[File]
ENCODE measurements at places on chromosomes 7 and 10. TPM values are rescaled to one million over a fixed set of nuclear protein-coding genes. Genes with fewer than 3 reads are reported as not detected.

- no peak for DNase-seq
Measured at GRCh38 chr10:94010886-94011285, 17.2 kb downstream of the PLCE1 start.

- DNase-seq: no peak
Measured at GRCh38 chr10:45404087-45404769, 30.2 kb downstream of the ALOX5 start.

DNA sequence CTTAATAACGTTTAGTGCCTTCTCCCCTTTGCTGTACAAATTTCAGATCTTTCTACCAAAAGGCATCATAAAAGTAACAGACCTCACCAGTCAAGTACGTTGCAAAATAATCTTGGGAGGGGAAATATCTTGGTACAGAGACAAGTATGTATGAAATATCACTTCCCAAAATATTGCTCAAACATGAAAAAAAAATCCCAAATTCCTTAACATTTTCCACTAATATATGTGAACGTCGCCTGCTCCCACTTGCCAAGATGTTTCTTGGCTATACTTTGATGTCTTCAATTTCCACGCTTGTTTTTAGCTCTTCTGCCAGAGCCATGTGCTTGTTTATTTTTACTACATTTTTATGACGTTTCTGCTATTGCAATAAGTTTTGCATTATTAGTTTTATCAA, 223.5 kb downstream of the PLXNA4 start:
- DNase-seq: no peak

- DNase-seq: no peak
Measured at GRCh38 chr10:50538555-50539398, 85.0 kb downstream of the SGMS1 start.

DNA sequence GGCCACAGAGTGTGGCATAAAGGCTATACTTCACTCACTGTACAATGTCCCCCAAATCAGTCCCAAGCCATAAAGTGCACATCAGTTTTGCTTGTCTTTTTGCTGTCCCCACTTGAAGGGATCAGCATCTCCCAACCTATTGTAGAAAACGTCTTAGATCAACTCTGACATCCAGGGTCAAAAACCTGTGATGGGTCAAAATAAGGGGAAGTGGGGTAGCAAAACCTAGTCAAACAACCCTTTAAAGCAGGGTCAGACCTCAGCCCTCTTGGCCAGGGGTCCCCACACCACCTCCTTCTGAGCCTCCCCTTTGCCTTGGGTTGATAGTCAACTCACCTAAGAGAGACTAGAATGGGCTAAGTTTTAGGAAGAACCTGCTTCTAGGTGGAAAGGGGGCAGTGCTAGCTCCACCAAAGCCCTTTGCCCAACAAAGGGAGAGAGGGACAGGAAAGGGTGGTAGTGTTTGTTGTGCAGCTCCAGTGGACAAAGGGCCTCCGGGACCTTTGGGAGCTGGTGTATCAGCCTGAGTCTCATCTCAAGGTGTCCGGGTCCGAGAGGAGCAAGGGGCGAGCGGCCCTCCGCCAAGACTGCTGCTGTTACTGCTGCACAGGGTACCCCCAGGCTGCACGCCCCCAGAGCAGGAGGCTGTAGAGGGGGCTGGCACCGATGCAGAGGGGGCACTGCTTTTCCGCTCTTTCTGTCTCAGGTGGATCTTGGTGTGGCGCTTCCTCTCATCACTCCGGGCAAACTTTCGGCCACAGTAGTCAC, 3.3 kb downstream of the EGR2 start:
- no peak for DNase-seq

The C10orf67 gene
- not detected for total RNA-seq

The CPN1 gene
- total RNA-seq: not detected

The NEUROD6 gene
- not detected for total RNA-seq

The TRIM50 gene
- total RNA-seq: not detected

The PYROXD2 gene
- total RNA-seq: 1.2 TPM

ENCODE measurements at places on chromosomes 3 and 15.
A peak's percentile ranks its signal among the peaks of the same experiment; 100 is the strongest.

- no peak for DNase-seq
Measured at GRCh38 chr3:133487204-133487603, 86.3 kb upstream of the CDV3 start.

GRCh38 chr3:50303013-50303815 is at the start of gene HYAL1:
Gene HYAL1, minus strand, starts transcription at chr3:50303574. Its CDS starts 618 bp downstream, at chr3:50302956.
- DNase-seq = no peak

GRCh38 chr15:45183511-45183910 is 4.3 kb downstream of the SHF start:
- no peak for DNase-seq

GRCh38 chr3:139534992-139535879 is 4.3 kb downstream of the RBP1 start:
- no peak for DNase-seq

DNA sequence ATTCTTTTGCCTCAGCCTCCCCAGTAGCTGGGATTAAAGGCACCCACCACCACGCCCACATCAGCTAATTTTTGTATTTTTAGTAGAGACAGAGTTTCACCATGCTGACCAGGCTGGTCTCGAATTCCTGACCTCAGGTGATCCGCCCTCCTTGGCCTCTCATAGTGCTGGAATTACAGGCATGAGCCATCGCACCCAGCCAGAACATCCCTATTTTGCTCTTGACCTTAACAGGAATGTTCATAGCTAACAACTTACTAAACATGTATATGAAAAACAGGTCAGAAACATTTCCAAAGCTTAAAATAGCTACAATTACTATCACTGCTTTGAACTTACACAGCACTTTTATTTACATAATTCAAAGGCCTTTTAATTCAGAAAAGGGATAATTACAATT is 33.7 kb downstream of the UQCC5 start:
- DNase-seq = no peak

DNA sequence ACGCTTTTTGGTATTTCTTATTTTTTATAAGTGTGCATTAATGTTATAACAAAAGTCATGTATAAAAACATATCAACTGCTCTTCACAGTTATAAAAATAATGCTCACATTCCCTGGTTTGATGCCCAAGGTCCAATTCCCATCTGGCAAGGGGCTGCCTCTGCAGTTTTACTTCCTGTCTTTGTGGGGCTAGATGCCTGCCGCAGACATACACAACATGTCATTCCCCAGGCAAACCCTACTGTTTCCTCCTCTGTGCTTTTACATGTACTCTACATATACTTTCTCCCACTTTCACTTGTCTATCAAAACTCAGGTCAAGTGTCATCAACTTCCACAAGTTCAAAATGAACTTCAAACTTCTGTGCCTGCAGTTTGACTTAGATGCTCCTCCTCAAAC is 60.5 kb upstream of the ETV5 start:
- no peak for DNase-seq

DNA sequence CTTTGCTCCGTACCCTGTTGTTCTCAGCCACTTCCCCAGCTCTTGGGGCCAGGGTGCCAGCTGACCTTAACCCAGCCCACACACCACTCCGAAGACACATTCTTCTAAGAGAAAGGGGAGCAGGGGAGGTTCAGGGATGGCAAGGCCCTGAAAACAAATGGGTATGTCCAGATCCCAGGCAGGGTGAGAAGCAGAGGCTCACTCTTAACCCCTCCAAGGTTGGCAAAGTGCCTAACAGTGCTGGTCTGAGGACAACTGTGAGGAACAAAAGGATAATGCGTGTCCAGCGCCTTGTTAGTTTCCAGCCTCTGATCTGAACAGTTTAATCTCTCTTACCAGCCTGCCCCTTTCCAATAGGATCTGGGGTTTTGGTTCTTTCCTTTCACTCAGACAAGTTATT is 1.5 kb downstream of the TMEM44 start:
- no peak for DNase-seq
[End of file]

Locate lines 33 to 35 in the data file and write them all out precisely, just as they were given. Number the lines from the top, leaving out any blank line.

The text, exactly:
DNA sequence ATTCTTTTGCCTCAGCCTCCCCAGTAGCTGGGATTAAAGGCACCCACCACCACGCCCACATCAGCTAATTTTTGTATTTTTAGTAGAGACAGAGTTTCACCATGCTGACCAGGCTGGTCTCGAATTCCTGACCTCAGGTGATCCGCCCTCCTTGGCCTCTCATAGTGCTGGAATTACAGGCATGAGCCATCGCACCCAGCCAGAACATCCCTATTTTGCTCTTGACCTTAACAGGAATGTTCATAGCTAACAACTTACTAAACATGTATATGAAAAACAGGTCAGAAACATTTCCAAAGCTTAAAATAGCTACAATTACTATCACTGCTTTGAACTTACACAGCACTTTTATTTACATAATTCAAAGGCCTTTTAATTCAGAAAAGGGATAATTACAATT is 33.7 kb downstream of the UQCC5 start:
- DNase-seq = no peak

DNA sequence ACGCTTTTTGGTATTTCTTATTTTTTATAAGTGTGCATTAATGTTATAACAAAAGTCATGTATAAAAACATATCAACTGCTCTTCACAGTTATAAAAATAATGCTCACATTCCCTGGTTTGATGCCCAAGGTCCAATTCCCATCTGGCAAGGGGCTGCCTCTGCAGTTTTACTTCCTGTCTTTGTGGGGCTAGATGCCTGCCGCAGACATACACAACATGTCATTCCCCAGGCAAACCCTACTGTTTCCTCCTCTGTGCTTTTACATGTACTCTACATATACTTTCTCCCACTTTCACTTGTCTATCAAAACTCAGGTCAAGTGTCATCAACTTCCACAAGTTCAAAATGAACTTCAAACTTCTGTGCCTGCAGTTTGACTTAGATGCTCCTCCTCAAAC is 60.5 kb upstream of the ETV5 start: